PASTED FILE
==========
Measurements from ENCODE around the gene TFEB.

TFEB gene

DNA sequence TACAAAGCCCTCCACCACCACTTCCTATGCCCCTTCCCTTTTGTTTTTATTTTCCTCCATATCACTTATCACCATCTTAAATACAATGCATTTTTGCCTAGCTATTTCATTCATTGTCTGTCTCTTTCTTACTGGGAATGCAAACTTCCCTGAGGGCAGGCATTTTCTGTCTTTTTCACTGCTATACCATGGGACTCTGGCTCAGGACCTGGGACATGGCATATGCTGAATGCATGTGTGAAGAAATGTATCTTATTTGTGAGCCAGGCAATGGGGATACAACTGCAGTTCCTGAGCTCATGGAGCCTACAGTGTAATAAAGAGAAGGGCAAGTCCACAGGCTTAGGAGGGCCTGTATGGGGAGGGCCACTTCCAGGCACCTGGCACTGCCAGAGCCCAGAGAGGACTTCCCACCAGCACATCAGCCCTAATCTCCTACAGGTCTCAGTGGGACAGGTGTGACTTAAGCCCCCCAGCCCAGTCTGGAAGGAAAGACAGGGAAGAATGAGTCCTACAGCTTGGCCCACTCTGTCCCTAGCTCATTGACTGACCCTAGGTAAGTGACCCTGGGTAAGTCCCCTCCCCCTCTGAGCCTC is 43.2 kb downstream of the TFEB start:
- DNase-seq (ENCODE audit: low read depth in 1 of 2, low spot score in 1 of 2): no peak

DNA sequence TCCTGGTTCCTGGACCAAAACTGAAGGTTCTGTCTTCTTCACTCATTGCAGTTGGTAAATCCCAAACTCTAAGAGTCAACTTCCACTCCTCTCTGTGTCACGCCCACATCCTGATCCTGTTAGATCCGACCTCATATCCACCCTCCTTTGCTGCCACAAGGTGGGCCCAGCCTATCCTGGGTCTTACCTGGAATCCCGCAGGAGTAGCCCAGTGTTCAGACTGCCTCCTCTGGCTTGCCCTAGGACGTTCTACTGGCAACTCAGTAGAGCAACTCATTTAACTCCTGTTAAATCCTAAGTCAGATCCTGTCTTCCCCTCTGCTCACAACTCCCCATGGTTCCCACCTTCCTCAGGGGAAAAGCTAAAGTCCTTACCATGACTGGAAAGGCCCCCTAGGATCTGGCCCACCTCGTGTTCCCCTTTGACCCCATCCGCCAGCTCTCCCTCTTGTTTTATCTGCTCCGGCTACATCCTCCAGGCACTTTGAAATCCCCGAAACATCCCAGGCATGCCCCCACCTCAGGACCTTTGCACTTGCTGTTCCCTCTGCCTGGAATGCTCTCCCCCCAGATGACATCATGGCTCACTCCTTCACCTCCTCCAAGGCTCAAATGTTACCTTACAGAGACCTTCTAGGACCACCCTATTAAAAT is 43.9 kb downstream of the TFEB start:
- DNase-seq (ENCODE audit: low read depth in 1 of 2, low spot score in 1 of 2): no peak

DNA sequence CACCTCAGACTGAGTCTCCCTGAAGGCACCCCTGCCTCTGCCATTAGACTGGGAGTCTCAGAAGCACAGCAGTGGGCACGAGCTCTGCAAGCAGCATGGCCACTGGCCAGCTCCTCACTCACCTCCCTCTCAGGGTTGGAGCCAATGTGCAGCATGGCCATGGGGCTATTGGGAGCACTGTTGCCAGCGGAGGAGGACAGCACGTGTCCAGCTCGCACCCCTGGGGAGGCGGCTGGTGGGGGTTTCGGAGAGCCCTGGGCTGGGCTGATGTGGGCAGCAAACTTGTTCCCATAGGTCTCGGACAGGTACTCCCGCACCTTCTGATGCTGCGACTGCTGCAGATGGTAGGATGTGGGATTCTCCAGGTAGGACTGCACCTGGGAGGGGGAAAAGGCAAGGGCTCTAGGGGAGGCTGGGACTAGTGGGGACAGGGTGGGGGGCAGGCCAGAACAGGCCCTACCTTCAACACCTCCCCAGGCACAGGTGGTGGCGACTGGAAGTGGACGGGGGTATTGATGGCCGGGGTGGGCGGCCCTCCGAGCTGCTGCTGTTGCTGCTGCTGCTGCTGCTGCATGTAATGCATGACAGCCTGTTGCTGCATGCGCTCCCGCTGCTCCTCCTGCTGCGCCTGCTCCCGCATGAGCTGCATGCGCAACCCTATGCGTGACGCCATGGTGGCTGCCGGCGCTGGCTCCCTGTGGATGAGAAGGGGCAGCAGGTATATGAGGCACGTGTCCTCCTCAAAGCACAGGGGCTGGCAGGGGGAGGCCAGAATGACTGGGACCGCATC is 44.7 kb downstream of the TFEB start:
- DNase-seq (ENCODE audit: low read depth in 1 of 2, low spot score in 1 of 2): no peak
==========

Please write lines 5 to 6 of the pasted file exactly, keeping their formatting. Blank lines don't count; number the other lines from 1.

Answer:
DNA sequence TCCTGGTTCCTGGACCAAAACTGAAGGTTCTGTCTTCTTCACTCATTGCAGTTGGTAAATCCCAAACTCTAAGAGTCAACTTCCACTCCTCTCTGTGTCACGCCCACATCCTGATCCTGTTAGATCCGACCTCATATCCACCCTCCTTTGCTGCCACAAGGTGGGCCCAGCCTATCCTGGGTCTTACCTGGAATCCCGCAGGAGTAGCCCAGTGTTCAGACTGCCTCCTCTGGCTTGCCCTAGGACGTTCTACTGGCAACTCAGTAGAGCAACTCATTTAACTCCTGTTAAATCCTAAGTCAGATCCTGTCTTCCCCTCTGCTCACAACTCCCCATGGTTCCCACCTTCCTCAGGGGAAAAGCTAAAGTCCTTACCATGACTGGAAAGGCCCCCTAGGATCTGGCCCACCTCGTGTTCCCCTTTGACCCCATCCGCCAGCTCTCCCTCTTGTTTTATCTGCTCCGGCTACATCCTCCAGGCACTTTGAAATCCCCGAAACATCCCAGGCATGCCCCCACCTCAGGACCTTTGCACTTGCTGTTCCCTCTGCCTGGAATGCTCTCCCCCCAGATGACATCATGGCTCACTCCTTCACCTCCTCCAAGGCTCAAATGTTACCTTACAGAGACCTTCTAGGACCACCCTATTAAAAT is 43.9 kb downstream of the TFEB start:
- DNase-seq (ENCODE audit: low read depth in 1 of 2, low spot score in 1 of 2): no peak